O'Brien depicts Joel here as a man who has not only has not only made some new friends and picked up a few skills along the way, but he has now confirmed that this is still the path he wants to take, even when given another choice to join Clyde and Minnow on the road to the mountains. He also seems to have a renewed sense of hope, since he now knows there are other people in the world who are nice and still able to make it in the wild. Joel's surety is short lived, however, as he and Boy immediately run into trouble again in a swamp, and this time, there'll be no one swooping in to save them. All of this combines and comes to a head in one incredible scene.

Time to move

Boy figures out something's wrong first and hides beneath a big rubber ducky statue, refusing to move even as we hear the eerie sounds of something slithering to the surface. Eventually a giant centipede emerges from the ground, but before Joel can use his new shooting skills to end the beast, he's knocked to the ground by its enormous tail. As the insect encircles the helpless Boy, Joel remembers the last time he watched someone he loves fall victim to an oversized creature like this — two someones, actually.

In a heartbreaking flashback, we learn that both Joel's mother and father were trapped in their car and then crushed to death right in front of him. In this moment of the scene, O'Brien's performance is truly gutting as he quietly relives that experience of utter shock and instant heartbreak while grappling with the real-time likelihood of losing Boy and his own life, too. However, the final words of his mom are also echoing in Joel's mind: "Run, Joel, run... You can survive this. I love you."

It takes just a moment for O'Brien's expression of dismay to turn into one of determination as he soaks in what his mother's parting message really means. For the better part of a decade, Joel has been told by his companions that he can't make it on his own, but the woman who loved him the most really believed that he could survive. O'Brien's eyes here make it clear that this memory has given Joel the jolt he needs to stand up for himself and his dog.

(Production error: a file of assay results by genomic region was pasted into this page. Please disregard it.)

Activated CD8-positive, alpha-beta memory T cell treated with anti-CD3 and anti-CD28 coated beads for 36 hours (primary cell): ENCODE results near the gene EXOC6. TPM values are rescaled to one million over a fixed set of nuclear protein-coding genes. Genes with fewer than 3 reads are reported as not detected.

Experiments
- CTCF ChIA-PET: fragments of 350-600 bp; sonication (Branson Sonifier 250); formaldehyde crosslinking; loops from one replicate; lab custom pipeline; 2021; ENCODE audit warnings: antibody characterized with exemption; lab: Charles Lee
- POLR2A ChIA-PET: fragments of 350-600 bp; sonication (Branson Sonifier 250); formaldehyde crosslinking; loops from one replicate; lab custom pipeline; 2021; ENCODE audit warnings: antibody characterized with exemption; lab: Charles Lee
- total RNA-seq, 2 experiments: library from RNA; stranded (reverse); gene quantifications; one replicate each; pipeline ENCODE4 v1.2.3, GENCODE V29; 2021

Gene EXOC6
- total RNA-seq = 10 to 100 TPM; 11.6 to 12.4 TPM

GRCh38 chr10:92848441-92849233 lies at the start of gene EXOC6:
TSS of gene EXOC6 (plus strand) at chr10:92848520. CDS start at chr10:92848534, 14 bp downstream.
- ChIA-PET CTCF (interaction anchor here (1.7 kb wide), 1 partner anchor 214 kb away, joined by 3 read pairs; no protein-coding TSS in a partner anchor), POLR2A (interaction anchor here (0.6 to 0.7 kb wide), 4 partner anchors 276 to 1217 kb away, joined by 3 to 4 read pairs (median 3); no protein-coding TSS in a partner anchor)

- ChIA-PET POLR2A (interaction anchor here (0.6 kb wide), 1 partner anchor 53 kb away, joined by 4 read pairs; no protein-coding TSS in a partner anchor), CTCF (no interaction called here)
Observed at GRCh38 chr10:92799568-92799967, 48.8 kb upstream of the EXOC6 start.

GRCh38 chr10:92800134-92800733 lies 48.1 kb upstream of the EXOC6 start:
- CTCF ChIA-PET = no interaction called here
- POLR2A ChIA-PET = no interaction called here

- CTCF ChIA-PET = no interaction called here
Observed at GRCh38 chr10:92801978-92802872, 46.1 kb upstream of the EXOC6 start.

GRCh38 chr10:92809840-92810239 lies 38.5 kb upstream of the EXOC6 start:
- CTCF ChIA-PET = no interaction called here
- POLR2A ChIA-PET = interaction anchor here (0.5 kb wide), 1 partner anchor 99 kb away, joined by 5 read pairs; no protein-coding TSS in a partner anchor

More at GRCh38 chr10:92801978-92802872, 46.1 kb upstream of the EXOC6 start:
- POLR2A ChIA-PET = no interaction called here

A true triumph

We've seen O'Brien make a split decision to put himself into the action on-screen before. For his leading role as Thomas in the 2014 adaptation of The Maze Runner, the actor was also required to show off his fast footwork in some dangerous terrains. And one of the most unforgettable scenes in that film is when Thomas decides to throw himself into the maze, knowing he may not ever come back out alive, in order to try and save his friends. In this Love and Monsters scene, though, it's not just bravado and sheer guts that are driving O'Brien's character, as the actor effectively showcases both Joel's instinctual self-doubt and the process of him gaining courage from remembering his worst day — and its aftermath.

Once Joel decides to fight back to save Boy, he quickly puts another learned lesson to good use as he channels Minnow's "like a needle through water" shooting instruction to nail the creature in the face with just two tries. And once he realizes that he has succeeded and Boy is mostly unharmed, O'Brien's tears of fear and sorrow become those of joy. He has now rescued his pet pal from certain doom, and more importantly, he has also saved himself. He's lived up to the potential his mother believed he had. 

O'Brien's performance in the scene makes it clear that his victory here is about more than just exterminating another big bug; he has also finally done away with the part of himself that believed he couldn't. Dylan O'Brien has always been great at portraying visceral emotional reactions even in otherworldly situations, as we saw throughout his turn as Stiles Stilinski in Teen Wolf. But here the actor manages to run the entire gamut of his character's feelings in a matter of minutes and never misses a step.